Dear Heron,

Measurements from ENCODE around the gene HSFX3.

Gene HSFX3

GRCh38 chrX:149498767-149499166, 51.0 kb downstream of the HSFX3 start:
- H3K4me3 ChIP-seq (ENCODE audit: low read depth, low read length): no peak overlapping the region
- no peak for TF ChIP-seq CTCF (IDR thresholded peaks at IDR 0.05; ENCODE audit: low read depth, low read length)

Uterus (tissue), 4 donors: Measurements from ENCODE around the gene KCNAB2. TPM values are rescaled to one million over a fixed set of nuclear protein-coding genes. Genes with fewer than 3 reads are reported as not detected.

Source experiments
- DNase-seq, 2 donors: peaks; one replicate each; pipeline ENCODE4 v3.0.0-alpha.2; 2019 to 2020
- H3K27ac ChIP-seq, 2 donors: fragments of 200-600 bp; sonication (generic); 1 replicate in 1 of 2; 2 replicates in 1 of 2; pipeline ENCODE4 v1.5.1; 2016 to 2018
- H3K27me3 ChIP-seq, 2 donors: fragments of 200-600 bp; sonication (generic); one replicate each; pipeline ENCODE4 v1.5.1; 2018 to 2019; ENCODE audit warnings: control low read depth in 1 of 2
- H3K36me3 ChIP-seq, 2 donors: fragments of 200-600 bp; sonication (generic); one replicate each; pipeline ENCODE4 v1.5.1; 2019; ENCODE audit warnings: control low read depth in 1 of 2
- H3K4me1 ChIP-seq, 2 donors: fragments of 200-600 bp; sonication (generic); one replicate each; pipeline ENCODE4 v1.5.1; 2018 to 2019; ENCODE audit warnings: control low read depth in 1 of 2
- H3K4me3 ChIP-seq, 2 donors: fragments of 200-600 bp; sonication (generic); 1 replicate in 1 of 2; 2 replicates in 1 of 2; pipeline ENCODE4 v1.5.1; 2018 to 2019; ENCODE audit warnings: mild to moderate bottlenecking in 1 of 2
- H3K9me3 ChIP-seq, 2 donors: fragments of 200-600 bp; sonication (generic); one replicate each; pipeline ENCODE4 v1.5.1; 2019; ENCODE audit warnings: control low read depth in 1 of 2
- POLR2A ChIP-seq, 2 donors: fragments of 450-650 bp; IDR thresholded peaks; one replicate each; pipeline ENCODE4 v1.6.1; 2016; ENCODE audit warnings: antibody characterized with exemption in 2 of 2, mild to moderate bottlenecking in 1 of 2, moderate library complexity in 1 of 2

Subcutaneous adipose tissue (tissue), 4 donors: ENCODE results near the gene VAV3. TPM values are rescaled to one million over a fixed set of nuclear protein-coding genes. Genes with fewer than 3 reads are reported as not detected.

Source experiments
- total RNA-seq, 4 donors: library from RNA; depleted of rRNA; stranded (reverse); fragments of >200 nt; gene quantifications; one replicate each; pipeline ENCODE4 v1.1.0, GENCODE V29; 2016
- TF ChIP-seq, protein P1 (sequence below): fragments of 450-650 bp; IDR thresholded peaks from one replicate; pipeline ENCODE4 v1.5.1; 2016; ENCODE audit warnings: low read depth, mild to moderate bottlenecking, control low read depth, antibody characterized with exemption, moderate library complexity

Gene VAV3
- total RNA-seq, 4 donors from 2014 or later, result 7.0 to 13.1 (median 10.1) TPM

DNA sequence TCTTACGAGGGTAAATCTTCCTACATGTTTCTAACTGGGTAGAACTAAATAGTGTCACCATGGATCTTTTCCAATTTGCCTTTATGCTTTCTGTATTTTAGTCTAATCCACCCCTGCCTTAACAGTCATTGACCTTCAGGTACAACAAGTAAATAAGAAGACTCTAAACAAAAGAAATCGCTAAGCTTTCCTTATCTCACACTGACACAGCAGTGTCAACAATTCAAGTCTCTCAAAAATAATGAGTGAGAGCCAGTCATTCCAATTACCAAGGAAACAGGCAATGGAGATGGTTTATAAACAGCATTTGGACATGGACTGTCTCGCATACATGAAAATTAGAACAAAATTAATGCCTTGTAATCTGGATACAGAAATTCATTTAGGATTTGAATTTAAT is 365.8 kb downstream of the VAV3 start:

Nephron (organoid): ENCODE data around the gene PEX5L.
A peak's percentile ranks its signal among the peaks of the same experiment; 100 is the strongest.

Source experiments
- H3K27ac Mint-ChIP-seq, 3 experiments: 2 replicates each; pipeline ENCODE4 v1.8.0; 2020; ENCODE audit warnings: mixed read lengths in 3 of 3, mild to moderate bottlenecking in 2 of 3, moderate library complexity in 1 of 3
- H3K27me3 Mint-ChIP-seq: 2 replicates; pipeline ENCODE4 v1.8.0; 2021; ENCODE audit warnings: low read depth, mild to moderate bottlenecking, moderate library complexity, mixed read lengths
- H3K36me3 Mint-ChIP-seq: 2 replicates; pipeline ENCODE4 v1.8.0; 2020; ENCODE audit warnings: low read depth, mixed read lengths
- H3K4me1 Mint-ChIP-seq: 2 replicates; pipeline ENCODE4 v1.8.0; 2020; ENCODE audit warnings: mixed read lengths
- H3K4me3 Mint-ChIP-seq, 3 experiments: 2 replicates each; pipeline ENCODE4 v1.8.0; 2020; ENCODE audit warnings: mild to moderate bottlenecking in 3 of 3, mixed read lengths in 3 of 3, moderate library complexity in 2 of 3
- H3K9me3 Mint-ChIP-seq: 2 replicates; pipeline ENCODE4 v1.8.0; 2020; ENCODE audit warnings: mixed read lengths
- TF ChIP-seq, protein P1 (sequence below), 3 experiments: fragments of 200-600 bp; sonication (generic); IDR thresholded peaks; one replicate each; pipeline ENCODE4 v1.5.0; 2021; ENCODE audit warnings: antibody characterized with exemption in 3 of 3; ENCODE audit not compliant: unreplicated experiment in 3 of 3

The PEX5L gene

Are you one or several? You stand still as a statue or stride through the water, limbs sliding through liquid with scarce a ripple. You stalk through the limpid pond, aloof as a reptile, then strike with switchblade speed to emerge, beak snapping and eyes impassive, a living lump wriggling down your throat. I have stood breathless in the thrall of your strut, marveled at your shadowy reflection, observed you stirring less than the blades of grass ruffling in the breeze. I have seen you skimming with wings outspread, or sometimes felt just the brief resonance of wings as you depart. Predator. Sanctuary. Sparrows, orioles, owls, finches, blackbirds, warblers, gulls, terns, towhees, frigate birds, ducks, geese, flickers, merlins, parakeets, crows—of these, you are the greatest. Great blue heron. You lived through the summer of endless fireworks. You lived through parking lot bass beats and picnic carousing and dense clouds of marijuana. You regurgitated fish guts in the mouths of your young. I have never heard your voice. Among the willows. Among the brush. Among the oaks and maples. Among the ash and poplars. Among the flowering cherries. In fields of Queen Anne’s lace. Next to the bridge. Next to the waterfall. Next to the pavilion. In the light of the moon. As the leaves fell. In the Japanese garden, there is no phoenix, only you. Until we meet again.